Some of you are probably wondering how the heck we are making our money stretch around the world. The answer is on a budget! As we planned and planned and then planned some more prior the trip, we did our best to estimate our costs from everything to tickets and visas and travel insurance to daily costs and special, one-time expenses like tours. For each country, we’ve established a daily rate for the both of us. For more expensive countries (or comparable to the U.S.), we’ve set out a rather tight daily allowance.
Arriving in New Zealand as our first destination on the grand world tour was both good and bad. On the positive side, it was easy to travel here. Everyone speaks English and the place was built for tourism. On the negative side, it was a hard landing for our budget. It definitely took us a couple of weeks to sink into a pattern of not eating out and nickel and diming ourselves to death. At home, we are in the habit of eating out frequently and even when you travel on a 2-3 week trip, you would eat most meals out. Well unless you have loads of cash, you don’t do that every day on a round the world trip.
So, if you’re interested in budget travel in NZ, here are a few things we learned:
- Though the country is small, it can take some time and money to get around to the most remote and interesting places. I would really not plan a trip here for under four weeks. Take your time, get your own mode of transport and do it the way you want.
- The best way to go for us was with car and tent. We scored a super cheap car rental (approx. $14/day) that was very economical on gas. We travelled almost 4000 km and spent about $250 on gas. Not too bad. The camper-vans are a very popular rental option and probably great if it’s cold and wet and you don’t want to deal with bringing a tent, sleeping bag, etc. They are also equipped for cooking which is a bonus. For us, at this time of year, the price would have been about 5-6 times more than the car.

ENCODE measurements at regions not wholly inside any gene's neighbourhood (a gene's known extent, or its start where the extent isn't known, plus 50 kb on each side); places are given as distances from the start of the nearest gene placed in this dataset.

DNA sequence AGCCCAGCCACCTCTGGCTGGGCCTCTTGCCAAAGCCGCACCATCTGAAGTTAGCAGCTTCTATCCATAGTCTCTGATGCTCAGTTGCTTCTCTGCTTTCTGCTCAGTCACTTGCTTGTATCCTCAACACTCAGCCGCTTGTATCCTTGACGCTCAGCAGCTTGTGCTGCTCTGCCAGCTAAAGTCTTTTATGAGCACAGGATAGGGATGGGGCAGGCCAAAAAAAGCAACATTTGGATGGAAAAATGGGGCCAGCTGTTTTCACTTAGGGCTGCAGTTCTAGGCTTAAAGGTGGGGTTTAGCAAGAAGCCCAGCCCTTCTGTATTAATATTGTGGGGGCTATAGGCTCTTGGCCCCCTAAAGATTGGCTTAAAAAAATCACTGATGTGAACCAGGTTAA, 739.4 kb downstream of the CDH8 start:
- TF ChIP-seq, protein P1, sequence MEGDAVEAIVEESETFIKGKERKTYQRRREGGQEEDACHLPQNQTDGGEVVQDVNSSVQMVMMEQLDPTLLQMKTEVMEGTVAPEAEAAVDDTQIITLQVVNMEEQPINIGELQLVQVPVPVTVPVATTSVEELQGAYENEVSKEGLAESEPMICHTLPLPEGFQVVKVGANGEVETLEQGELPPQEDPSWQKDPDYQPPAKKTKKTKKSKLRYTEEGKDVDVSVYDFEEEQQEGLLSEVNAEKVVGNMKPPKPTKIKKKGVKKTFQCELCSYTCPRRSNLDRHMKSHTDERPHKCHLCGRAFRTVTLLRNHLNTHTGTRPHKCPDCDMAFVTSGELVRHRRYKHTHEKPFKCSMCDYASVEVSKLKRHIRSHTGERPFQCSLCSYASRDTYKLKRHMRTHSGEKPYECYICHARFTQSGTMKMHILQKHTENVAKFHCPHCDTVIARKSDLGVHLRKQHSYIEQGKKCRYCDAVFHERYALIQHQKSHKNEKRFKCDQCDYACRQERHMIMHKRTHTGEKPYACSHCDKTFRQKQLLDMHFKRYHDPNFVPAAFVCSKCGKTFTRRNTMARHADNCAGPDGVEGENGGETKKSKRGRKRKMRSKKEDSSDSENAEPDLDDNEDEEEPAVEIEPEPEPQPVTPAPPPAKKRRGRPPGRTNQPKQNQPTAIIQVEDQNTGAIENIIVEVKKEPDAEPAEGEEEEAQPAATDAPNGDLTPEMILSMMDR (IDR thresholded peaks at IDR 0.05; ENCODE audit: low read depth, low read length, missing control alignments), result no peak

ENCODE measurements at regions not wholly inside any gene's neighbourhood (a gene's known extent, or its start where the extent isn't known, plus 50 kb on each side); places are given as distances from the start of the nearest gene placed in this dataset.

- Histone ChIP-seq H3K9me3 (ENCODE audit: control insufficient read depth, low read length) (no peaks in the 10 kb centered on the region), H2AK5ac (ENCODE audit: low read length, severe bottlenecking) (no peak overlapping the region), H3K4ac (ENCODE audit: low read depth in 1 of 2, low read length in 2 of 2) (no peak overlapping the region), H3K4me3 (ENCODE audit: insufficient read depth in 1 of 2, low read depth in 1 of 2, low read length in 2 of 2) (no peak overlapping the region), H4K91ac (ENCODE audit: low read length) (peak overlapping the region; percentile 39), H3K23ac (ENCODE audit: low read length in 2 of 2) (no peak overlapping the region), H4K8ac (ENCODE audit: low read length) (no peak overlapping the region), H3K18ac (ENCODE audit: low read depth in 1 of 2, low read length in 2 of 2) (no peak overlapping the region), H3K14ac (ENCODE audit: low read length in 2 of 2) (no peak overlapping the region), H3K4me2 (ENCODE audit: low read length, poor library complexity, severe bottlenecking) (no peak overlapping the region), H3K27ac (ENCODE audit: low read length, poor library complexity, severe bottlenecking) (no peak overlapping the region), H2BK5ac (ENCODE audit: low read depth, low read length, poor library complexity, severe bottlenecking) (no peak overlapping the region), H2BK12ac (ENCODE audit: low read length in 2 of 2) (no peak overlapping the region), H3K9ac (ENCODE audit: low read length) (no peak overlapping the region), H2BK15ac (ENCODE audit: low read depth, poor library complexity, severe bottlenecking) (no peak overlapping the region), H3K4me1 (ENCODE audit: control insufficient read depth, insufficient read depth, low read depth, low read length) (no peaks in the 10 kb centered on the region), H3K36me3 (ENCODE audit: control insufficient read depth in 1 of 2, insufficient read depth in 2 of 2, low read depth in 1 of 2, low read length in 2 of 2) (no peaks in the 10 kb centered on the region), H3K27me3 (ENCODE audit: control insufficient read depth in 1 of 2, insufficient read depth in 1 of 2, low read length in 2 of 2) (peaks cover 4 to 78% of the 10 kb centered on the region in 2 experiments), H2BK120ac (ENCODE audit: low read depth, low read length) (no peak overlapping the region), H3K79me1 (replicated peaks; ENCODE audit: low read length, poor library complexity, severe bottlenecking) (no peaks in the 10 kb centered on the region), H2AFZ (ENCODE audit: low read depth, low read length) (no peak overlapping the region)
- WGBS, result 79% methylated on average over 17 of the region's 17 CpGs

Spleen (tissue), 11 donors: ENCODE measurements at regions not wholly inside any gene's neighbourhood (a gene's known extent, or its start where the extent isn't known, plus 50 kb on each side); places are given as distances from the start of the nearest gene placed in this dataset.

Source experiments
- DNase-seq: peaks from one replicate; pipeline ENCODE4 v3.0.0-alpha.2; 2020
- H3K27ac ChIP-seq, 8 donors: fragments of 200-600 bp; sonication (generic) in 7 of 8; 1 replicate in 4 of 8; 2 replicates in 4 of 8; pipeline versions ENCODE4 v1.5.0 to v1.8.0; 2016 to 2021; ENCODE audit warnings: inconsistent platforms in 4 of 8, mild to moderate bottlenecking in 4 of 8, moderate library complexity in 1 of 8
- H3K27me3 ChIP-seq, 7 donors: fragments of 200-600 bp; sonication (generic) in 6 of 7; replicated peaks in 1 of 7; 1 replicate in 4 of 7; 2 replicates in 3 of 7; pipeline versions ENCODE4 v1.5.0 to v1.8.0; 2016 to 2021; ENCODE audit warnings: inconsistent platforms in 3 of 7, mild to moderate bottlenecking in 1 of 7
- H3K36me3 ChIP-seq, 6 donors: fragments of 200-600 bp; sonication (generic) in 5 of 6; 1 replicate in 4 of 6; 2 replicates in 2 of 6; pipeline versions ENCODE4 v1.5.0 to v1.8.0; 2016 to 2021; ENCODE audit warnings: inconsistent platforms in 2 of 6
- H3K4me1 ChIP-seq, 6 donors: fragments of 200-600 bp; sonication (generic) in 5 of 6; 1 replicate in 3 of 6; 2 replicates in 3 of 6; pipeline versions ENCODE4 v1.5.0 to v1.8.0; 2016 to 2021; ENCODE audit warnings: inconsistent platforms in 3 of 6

- Lodging was easily one of our largest expenses – mostly in the cities. We opted for private double rooms, rather than shared dorms in the hostels. It was extremely difficult for us to stay on our daily budget when we were in cities. In contrast, it was quite easy to be under budget when we were camping.
- Caravan parks are everywhere and are certainly cheaper than hostels and hotels. They have full kitchens, often with all the utensils you need. Most also have basic cabins which can be a great bargain. A little more than a tent site for two and far less than a hostel. For us, it allowed us to dry out the tent and sleep in a bed from time to time. Even cheaper and typically more scenic than caravan parks are Department of Conservation or DOC sites. You usually have to have your own cooking supplies, but they almost all have toilets and water.
- Come during the non-peak season. We were here during the high season with half of Germany. As to be expected, prices are higher. We’ve heard reports of rentals and lodging being heavily discounted with many fewer tourists later in the year. You may have to forgo warm, summer weather, but as far as we can tell, that wouldn’t mean much.
- Restaurants are expensive – even by our standards at home. When we did eat out it was usually at a take away type joint with falafel or a veggie burger. Grocery stores even in the smallest town had a decent selection of food (even tofu) and for us we could cook more balanced and interesting meals cheaper than we could eat out. Our other little find – as bad as this may sound – was food courts. In both Dunedin and Auckland we found very good and very cheap Indian food at the local mall food court.
- Skip the tours or at least be selective. You could spend thousands in New Zealand on sightseeing flights, skydiving, bungy jumping, zorbing, glacier hiking. We skipped most and don’t feel like we missed out on anything. We had originally planned to hike the glacier, but for the cost we would have had very little time on the ice. At Franz, we basically did the same hike up to the face as every tour. No, we didn’t put on the crampons and walk on the ice, but we enjoyed it just the same. Again, for the kind of trip we’re taking we have to decide which experiences really add to our experience and are unique to the place we’re visiting. You could argue that AJ Hackett’s – home of the original bungy jump – is unique to NZ, but watching those silly people jump off the bridge was more than adequate!
- When planning a trip like this, don’t forget to budget for the miscellaneous little things. They add up.
- Get a job. If you’ve got the time and feel like experiencing a country without blowing all your cash, this is a great place to make some cash (seems like fruit pickers are in demand) or even subsidize your stay with a few hours of cleaning at the hostel. This wasn’t in our plans, but had NZ been later in our itinerary it may have been.